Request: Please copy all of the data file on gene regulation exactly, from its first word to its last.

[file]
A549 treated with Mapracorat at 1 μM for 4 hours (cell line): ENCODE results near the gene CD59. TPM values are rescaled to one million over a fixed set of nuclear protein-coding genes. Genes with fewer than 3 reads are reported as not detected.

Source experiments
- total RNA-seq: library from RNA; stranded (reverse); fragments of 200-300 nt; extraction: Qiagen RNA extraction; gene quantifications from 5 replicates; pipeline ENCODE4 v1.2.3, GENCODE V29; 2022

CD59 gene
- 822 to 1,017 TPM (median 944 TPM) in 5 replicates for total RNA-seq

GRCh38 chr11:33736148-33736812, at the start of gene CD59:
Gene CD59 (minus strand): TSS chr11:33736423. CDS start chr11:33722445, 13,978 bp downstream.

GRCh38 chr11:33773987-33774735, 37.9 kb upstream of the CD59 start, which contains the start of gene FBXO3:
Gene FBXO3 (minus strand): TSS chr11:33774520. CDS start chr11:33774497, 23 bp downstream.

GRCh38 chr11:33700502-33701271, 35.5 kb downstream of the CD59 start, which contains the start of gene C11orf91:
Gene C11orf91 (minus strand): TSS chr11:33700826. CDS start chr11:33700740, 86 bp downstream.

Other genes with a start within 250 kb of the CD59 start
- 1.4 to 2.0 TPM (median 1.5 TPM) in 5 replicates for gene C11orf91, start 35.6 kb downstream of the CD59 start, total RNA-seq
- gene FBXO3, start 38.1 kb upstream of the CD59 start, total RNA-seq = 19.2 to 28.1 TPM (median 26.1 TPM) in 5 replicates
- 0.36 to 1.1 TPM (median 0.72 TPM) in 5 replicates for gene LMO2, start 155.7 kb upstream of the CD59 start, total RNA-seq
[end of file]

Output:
A549 treated with Mapracorat at 1 μM for 4 hours (cell line): ENCODE results near the gene CD59. TPM values are rescaled to one million over a fixed set of nuclear protein-coding genes. Genes with fewer than 3 reads are reported as not detected.

Source experiments
- total RNA-seq: library from RNA; stranded (reverse); fragments of 200-300 nt; extraction: Qiagen RNA extraction; gene quantifications from 5 replicates; pipeline ENCODE4 v1.2.3, GENCODE V29; 2022

CD59 gene
- 822 to 1,017 TPM (median 944 TPM) in 5 replicates for total RNA-seq

GRCh38 chr11:33736148-33736812, at the start of gene CD59:
Gene CD59 (minus strand): TSS chr11:33736423. CDS start chr11:33722445, 13,978 bp downstream.

GRCh38 chr11:33773987-33774735, 37.9 kb upstream of the CD59 start, which contains the start of gene FBXO3:
Gene FBXO3 (minus strand): TSS chr11:33774520. CDS start chr11:33774497, 23 bp downstream.

GRCh38 chr11:33700502-33701271, 35.5 kb downstream of the CD59 start, which contains the start of gene C11orf91:
Gene C11orf91 (minus strand): TSS chr11:33700826. CDS start chr11:33700740, 86 bp downstream.

Other genes with a start within 250 kb of the CD59 start
- 1.4 to 2.0 TPM (median 1.5 TPM) in 5 replicates for gene C11orf91, start 35.6 kb downstream of the CD59 start, total RNA-seq
- gene FBXO3, start 38.1 kb upstream of the CD59 start, total RNA-seq = 19.2 to 28.1 TPM (median 26.1 TPM) in 5 replicates
- 0.36 to 1.1 TPM (median 0.72 TPM) in 5 replicates for gene LMO2, start 155.7 kb upstream of the CD59 start, total RNA-seq